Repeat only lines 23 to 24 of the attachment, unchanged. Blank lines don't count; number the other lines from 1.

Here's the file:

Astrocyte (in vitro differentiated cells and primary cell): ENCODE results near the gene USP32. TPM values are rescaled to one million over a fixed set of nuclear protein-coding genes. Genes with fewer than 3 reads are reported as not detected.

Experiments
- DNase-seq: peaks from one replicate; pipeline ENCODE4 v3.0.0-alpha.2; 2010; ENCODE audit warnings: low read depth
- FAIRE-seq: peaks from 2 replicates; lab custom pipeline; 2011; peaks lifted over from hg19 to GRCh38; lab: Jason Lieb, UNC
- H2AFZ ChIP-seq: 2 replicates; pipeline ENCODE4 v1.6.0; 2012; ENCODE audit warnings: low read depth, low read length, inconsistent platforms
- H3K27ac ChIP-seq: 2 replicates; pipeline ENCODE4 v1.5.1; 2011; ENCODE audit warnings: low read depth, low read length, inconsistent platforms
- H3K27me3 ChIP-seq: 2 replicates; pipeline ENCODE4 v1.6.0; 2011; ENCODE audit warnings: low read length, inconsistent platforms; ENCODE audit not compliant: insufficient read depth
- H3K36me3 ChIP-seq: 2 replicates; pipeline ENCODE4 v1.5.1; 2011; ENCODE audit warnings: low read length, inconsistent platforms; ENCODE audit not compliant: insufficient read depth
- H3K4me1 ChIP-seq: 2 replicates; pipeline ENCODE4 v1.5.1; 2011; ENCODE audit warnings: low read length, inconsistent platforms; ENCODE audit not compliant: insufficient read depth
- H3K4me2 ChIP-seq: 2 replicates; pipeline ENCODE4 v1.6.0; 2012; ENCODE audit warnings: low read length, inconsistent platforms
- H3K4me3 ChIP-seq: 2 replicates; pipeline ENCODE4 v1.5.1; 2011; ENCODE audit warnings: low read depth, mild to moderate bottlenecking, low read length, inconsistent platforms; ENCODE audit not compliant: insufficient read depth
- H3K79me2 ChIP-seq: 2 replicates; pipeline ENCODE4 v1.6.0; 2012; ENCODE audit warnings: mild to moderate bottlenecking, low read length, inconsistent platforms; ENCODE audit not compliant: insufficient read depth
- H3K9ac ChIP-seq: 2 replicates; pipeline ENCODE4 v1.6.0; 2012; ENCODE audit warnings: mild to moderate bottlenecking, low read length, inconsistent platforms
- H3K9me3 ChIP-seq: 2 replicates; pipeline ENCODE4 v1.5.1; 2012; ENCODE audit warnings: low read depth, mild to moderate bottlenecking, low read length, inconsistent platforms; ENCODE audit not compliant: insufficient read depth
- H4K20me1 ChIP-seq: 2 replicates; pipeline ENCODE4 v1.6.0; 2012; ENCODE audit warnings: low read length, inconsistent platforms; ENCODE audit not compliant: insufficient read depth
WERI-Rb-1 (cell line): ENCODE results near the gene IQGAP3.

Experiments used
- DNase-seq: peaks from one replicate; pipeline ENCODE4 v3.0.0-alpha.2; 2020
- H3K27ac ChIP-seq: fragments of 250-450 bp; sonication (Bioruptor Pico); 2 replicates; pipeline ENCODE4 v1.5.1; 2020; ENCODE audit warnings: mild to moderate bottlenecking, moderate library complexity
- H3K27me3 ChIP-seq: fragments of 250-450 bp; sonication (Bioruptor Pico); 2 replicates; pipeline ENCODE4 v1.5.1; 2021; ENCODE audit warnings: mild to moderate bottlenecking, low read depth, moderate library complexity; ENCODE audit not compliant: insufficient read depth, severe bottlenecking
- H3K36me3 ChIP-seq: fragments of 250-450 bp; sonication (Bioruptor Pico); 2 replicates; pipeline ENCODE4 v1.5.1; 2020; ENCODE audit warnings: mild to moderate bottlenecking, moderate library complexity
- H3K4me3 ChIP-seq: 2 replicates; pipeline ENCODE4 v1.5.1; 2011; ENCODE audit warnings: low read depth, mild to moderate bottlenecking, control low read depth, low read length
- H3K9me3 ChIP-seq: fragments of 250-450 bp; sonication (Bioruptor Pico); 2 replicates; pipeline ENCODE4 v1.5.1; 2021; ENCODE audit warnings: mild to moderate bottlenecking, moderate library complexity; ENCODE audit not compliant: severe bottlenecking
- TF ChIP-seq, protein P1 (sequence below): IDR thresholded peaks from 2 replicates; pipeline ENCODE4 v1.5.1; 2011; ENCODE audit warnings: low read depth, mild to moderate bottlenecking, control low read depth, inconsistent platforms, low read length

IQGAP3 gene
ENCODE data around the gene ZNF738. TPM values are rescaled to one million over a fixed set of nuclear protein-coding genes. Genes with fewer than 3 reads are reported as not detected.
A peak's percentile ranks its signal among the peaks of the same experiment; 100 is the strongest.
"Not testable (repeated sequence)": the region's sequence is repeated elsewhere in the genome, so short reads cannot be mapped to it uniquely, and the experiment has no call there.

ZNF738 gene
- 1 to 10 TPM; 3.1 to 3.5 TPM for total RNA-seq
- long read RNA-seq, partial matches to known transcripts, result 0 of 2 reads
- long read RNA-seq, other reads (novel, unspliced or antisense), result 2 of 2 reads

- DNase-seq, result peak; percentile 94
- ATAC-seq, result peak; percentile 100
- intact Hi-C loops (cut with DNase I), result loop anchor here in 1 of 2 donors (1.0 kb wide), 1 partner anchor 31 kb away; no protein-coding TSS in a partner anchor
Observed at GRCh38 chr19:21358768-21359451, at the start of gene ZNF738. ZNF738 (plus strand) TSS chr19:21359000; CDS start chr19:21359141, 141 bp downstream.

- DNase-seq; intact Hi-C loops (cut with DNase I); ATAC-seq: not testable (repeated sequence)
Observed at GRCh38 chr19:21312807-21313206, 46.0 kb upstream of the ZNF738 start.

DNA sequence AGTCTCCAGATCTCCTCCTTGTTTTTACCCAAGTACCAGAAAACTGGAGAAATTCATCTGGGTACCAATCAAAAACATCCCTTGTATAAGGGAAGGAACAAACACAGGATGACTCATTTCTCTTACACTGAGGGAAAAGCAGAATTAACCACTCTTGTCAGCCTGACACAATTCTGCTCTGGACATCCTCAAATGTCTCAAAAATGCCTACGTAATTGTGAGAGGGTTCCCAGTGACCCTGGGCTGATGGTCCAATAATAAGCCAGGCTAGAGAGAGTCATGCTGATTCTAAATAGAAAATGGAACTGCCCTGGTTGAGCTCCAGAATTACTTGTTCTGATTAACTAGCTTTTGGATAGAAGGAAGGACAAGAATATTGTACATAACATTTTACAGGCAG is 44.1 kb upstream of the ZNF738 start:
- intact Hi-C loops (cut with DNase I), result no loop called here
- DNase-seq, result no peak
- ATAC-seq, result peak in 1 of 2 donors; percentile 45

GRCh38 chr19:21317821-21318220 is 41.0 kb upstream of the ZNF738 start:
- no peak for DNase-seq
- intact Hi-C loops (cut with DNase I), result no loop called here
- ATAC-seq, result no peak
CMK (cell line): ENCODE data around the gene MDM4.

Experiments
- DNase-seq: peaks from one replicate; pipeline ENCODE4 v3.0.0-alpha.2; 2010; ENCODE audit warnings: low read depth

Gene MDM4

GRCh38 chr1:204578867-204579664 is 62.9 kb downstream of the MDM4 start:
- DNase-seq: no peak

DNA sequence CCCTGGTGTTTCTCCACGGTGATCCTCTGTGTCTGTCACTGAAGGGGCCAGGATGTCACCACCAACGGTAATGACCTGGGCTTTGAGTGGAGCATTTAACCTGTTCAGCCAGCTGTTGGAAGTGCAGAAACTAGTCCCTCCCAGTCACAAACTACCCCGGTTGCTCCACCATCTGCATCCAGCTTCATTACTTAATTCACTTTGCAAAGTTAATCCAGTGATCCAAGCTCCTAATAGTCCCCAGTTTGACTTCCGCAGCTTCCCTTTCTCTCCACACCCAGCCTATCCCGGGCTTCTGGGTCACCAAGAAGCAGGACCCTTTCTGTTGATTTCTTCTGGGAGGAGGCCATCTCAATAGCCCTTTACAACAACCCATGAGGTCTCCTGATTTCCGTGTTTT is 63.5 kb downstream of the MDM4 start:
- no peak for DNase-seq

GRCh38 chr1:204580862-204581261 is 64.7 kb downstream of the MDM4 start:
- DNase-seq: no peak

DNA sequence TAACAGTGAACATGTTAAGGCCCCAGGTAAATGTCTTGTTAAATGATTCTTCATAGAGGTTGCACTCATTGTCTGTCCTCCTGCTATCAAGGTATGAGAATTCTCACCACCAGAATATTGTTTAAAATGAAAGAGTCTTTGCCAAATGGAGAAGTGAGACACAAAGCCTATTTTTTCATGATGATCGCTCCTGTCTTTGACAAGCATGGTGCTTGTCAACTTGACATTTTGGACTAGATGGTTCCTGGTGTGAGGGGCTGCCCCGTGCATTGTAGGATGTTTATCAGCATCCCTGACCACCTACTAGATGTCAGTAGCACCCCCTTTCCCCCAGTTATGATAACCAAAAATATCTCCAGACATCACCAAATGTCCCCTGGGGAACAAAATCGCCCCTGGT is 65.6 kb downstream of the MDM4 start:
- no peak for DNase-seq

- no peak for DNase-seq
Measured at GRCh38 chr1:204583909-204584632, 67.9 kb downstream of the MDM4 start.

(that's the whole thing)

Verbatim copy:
- H3K9me3 ChIP-seq: fragments of 250-450 bp; sonication (Bioruptor Pico); 2 replicates; pipeline ENCODE4 v1.5.1; 2021; ENCODE audit warnings: mild to moderate bottlenecking, moderate library complexity; ENCODE audit not compliant: severe bottlenecking
- TF ChIP-seq, protein P1 (sequence below): IDR thresholded peaks from 2 replicates; pipeline ENCODE4 v1.5.1; 2011; ENCODE audit warnings: low read depth, mild to moderate bottlenecking, control low read depth, inconsistent platforms, low read length